LECTIO DIVINA: XXIX Sunday. Cycle C
Translated by Fray Emilio Larlar, Jr., OAR
A. Invocation to the Holy Spirit
Let us invoke the Holy Spirit with the words of St. Augustine.
Come Holy Spirit, by whom every pious soul who believes in Christ in order to make himself a citizen of the City of God is made holy! (En. in Ps. 45, 8). Come Holy Spirit, grant that we may receive the promptings of God, place in us Your fire, illumine us and raise us up to God (Sermon 128, 4).
With a willing heart, and with sincerity, read slowly the following words, savoring them and allowing them to have an impact on you:
Then He told them a parable about the necessity for them to pray always without becoming weary. He said, “There was a judge in a certain town who neither feared God nor respected any human being. And a widow in that town used to come to him and say, ‘Render a just decision for me against my adversary.’ For a long time the judge was unwilling, but eventually he thought, ‘While it is true that I neither fear God nor respect any human being, because this widow keeps bothering me I shall deliver a just decision for her lest she finally come and strike me.’” The Lord said, “Pay attention to what the dishonest judge says. Will not God then secure the rights of His chosen ones who call out to Him day and night? Will He be slow to answer them? I tell you, He will see to it that justice is done for them speedily. But when the Son of Man comes, will he find faith on earth?”
Let us meditate with the commentary of St. Augustine on these words of the Evangelist St. Luke:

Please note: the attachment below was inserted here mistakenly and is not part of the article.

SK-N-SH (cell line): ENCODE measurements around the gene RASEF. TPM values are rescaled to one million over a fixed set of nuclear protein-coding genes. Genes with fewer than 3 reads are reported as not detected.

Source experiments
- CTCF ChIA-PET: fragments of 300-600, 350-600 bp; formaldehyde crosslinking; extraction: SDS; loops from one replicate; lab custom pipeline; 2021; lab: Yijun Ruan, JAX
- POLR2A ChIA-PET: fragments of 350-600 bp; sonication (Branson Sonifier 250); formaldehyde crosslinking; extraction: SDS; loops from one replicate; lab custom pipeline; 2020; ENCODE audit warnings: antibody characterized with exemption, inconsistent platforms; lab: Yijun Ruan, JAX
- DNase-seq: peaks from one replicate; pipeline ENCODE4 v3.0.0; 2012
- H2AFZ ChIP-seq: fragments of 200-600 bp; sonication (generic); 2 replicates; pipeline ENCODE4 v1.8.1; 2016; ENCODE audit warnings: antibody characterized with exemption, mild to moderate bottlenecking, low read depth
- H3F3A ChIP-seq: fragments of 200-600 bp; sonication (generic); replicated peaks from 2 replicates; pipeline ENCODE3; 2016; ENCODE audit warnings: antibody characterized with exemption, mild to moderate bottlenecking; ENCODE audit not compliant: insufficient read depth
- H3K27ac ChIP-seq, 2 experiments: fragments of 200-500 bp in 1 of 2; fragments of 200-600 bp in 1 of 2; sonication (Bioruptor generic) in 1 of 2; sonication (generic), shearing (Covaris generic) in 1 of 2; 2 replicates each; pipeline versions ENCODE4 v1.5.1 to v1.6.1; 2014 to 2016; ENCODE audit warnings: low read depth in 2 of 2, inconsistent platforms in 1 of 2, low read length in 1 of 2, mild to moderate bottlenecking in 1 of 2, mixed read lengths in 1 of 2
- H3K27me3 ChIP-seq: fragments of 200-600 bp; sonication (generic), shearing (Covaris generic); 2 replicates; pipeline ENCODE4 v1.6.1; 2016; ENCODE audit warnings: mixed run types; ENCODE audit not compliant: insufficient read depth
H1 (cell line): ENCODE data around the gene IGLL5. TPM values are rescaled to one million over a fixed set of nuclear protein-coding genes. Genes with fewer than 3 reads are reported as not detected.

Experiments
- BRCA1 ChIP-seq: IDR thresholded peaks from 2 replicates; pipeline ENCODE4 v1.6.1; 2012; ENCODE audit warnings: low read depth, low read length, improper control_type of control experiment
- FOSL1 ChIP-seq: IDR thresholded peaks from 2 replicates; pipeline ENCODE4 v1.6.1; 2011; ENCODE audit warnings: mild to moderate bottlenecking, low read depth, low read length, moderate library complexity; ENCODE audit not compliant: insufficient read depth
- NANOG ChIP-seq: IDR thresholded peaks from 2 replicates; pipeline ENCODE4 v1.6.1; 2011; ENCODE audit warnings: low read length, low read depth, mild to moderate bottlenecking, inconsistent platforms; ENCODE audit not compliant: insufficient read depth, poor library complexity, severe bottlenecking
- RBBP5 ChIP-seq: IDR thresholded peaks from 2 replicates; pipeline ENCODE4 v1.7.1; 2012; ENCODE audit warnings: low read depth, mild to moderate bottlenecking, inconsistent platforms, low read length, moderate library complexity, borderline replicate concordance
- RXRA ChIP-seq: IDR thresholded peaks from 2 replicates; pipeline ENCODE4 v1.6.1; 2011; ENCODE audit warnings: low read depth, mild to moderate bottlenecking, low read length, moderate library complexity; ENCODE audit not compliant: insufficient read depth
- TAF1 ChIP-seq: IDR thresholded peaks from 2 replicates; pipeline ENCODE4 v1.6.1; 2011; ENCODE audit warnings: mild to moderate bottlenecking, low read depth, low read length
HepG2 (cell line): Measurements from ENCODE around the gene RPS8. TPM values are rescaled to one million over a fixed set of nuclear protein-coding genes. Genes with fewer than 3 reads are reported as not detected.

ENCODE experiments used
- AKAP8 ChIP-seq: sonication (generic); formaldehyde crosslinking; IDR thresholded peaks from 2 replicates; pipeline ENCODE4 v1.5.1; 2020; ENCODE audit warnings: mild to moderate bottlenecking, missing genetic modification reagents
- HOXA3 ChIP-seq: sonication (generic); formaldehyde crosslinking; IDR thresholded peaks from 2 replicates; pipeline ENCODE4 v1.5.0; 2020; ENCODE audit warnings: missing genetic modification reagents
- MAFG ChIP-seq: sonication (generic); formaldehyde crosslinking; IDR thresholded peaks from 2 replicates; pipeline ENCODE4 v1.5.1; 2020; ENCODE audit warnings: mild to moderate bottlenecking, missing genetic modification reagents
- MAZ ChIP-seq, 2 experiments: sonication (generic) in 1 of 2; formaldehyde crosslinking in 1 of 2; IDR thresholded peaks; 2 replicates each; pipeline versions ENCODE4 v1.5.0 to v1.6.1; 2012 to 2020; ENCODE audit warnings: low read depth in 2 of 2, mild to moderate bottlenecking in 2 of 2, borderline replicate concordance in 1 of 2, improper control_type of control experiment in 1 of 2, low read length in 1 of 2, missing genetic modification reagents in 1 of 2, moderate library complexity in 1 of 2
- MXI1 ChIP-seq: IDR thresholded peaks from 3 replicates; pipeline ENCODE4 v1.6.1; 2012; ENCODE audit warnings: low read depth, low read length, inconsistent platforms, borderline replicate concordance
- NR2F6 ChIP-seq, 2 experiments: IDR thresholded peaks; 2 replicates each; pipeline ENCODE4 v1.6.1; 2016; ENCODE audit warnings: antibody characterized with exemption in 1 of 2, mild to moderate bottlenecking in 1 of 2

“The reading of the holy Gospel moves us to pray and believe and not to boast of ourselves, but of the Lord. What better exhortation to prayer than what is suggested to us in this parable of the wicked judge? Indeed, a wicked judge who did not fear God nor respected men, overpowered by boredom, not moved by love for the person, listened to the widow who was bothering him. If, therefore, the one who could not stand that he be asked listened, how does the one who exhorts us to pray hear? Once, through this comparison as an argument by contrast, the Lord has persuaded us that it is necessary to pray always and not to be discouraged, added the following: However, do you believe that, when the Son of Man comes, will He find faith on earth? If faith weakens, prayer disappears. Because who can ask for something in which he does not believe? For this reason, the blessed Apostle, exhorting to pray says: For everyone who calls on the name of the Lord will be saved (Rom 10:13). And in order to show that faith is the source of prayer and that the river cannot flow when the spring of water dries up, he added: How can they call on him in whom they have not believed? (Rom 10:14). Let us therefore believe, so that we can pray. And so that the faith by which we pray may not weaken, let us pray. Prayer flows from faith; and the prayer that flows obtains firmness for the same faith. From faith, I repeat – prayer flows; and the prayer that flows obtains firmness for the sake of the same faith. So that faith may not weaken precisely in the midst of temptations, the Lord said: Be vigilant and pray that you may not fall into temptation (Lk 22:46). Be vigilant, He says – and pray that you may not fall into temptation? What does to fall into temptation but to leave the faith? Temptation advances more when faith weakens more and temptation becomes weaker when faith becomes stronger. But so that Your Charity may see more clearly that the Lord said: Be vigilant and pray that you may not fall into temptation, referring Himself to faith, with a view that it may not weaken and disappear, the Lord says in the same passage of the Gospel: Tonight Satan has asked to sift you like wheat; I have prayed for you, Peter, that your faith may not fail (Lk 22:31-32). Does the one who protects pray, and does not the one who is in danger not pray? The words of the Lord: Do you believe that when the Son of Man comes will He encounter on earth? has reference to perfect faith. This is hardly found on earth. See that the Church of God is filled with people; if there were no faith, who would come near her? Who would not transfer the mountains if faith were not total. Look at the Apostles themselves: they would not have followed the Lord, after having abandoned and trodden on every human hope, if they had not possessed great faith. On the other hand, if they had no total faith they would not have told Him: Increase our faith (Lk 17:5). Think also about another who confessed about himself one thing or another; becomes aware that he had faith, but not total. Having presented his son to the Lord so that He may heal him freeing it of evil spirit, and having been asked if he believed, he answered saying: I believe, Lord; help my incredulity (Mk 9:23). I believe- he said – I believe, Lord: therefore there is faith. But help my incredulity: therefore it is not a total faith” (Sermon 115, 1).